Regional Power Rivalries in the New Eurasia: Russia, Turkey, and Iran

By Alvin Z. Rubinstein; Oles M. Smolansky | Go to book overview

1
The Russian Federation and Turkey

George S. Harris

Geography has predisposed Russia and Turkey to a history of conflict. Thus, although both underwent revolutions in the first quarter of the twentieth century, wiping the slate clean to become allies of convenience, their cooperation was never free of suspicion. Without a strong anchor of mutual interest once both regimes had gained general international acceptance, they reverted to hostility during the Second World War. By the start of the Cold War, Stalin's designs on Turkish independence had brought Ankara and Moscow close to armed conflict. The patterns formed at this time continued to hamper relations long after the threat of actual hostilities had waned.

Despite this reserve, Stalin's demise paved the way for gradual warming between Turkey and the USSR, visible principally in the economic field. By the mid-1960s, the Turks began to receive occasional Soviet project aid and eventually became one of the largest recipients. Then, by the 1980s, Ankara started extending hard-currency credit to its northern neighbor as a way to facilitate trade.

In this way, by the Gorbachev era, a number of earlier irritants had been softened or eliminated. Though the Turks were concerned to the end not to antagonize what they saw as the colossus to the north, Ankara--especially in the post-Brezhnev period--began to reach out to some of the Turkic peoples who had been cut off from Turkish influence since the consolidation of the Soviet state.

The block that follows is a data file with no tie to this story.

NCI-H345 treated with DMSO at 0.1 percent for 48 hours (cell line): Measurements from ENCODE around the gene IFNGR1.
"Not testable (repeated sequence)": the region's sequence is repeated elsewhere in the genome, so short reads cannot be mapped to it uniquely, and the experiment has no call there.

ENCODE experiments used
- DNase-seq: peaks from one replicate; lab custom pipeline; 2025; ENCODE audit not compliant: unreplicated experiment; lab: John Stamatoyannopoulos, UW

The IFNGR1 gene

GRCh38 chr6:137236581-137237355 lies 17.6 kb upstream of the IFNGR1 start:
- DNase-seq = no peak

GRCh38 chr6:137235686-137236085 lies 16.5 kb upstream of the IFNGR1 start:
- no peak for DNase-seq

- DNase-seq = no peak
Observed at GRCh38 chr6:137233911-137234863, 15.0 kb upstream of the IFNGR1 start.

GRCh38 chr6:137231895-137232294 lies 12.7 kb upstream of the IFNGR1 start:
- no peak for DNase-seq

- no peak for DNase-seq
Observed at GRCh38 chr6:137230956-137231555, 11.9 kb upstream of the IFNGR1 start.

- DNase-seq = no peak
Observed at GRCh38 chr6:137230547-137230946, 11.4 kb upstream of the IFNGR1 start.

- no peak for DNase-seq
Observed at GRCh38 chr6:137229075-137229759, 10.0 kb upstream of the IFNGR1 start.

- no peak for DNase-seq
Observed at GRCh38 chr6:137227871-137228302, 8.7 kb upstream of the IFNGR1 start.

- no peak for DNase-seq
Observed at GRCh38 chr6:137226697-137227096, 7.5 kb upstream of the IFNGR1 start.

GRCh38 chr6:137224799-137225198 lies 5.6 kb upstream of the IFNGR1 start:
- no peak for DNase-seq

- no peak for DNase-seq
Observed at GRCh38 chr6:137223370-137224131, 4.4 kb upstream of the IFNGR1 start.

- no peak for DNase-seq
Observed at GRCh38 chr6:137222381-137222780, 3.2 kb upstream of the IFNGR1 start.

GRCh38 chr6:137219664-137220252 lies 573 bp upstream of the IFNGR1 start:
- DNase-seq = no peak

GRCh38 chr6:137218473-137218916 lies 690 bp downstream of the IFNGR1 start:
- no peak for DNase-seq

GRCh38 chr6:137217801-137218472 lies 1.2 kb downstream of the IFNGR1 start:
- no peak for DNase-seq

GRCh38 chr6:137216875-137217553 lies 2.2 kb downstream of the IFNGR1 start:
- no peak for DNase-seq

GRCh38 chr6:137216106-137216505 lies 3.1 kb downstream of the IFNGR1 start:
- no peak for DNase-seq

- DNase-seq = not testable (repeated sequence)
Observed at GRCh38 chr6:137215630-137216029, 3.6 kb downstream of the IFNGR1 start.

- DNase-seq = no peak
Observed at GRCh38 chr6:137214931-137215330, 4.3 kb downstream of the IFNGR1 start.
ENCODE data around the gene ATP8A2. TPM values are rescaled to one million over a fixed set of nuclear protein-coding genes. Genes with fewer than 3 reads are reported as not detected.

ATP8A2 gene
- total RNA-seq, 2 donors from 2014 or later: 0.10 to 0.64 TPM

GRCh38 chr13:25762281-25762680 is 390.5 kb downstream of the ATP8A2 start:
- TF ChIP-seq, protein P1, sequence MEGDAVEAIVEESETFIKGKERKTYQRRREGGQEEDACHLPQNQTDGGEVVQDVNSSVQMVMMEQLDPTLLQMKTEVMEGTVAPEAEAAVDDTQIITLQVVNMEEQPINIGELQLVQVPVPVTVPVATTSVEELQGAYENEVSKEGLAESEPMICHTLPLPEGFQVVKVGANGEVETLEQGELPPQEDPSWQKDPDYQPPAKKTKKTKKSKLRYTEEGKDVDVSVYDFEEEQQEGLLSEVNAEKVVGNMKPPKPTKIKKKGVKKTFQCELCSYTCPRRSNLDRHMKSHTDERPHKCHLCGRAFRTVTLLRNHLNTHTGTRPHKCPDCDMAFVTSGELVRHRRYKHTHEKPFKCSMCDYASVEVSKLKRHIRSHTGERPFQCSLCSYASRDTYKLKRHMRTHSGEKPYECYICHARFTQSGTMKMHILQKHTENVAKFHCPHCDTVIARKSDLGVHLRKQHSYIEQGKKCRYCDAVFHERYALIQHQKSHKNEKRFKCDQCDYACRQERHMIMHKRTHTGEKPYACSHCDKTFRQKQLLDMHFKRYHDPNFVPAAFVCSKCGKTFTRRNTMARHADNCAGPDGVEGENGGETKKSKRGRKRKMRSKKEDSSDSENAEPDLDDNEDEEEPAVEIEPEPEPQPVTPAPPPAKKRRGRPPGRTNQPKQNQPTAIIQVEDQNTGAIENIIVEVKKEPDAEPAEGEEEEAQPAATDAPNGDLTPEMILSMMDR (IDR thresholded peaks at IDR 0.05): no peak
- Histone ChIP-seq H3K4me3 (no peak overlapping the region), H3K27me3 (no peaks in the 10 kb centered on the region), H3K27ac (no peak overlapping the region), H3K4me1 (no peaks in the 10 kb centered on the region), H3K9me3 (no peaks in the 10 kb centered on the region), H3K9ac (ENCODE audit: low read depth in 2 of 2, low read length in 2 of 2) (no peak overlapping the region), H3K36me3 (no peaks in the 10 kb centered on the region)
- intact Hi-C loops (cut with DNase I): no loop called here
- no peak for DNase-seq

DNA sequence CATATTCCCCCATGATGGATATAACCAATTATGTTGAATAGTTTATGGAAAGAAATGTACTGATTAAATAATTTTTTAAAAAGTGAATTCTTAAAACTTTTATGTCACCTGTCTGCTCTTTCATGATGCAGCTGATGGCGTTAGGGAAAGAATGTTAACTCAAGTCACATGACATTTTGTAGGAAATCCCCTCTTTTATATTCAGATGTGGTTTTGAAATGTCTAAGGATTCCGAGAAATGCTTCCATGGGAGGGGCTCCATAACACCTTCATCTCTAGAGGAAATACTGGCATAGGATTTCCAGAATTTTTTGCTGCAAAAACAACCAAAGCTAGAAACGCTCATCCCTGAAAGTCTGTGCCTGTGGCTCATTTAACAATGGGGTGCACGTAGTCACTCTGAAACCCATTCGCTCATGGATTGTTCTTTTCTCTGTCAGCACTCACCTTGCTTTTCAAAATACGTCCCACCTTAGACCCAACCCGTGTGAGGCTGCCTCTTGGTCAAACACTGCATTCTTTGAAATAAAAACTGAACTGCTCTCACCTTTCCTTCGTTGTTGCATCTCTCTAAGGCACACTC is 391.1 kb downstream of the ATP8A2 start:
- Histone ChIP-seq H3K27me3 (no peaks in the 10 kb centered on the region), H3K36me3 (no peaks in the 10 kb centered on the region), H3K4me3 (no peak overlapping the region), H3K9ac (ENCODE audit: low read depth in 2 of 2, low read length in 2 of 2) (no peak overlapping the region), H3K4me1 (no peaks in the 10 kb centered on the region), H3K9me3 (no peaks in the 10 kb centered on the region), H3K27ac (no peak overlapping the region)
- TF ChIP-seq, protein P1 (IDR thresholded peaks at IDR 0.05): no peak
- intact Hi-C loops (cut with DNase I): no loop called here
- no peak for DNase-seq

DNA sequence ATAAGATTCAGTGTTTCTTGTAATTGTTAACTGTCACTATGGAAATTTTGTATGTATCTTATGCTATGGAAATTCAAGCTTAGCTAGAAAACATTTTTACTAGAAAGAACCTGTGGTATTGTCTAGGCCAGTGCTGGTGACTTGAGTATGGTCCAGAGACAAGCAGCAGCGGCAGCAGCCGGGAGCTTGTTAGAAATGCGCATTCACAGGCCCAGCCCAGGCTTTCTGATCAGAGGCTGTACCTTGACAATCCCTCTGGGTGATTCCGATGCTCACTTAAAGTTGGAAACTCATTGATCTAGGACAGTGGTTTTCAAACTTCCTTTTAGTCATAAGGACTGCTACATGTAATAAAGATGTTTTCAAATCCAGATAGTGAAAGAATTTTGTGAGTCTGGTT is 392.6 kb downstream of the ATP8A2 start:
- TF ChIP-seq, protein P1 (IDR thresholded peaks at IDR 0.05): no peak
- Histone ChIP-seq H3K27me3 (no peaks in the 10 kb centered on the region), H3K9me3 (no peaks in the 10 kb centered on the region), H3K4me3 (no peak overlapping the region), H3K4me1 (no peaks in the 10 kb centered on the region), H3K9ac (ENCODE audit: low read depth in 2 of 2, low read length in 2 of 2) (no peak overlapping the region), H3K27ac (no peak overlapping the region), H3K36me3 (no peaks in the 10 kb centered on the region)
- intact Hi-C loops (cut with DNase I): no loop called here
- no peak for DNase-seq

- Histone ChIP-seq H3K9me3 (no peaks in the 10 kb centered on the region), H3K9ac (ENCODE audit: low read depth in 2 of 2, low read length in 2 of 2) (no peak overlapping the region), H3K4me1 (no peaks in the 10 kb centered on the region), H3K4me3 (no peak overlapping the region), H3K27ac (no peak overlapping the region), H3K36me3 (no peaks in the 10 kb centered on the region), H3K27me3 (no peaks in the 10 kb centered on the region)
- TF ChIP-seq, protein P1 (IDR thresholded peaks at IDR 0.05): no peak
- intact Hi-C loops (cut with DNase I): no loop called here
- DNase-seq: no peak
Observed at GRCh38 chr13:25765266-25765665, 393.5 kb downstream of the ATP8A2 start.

Under Yeltsin, Turkish ties with the Russian Federation grew more complex than in the last days of Gorbachev. Opportunities for investment and

-3-

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Regional Power Rivalries in the New Eurasia: Russia, Turkey, and Iran
Table of contents

Table of contents

  • Title Page iii
  • Contents v
  • About the Editors And Contributors vii
  • Preface ix
  • Note xii
  • Part I- Old Rivals, New Relationships 1
  • 1: The Russian Federation and Turkey 3
  • 2: Moscow and Tehran The Wary Accommodation 26
  • Part II- Cis and Iran 63
  • 3: Ukraine and Iran 65
  • 4: Azerbaijan and Iran 93
  • 5: Iran and Tajikistan 112
  • Part III- The Turkish Factor 145
  • 6: Iran and Turkey Confrontation Across An Ideological Divide 147
  • 7: Turkey and Central Asia Reality Comes Calling 169
  • Part IV A Russian "Monroe Doctrine" In the Making? 199
  • 8: Russia and Transcaucasia The Case of Nagorno-Karabakh 201
  • 9: Russia and Tajikistan 231
  • 10: The Asian Interior The Geopolitical Pull on Russia 252
  • Conclusion 271
  • Index 279
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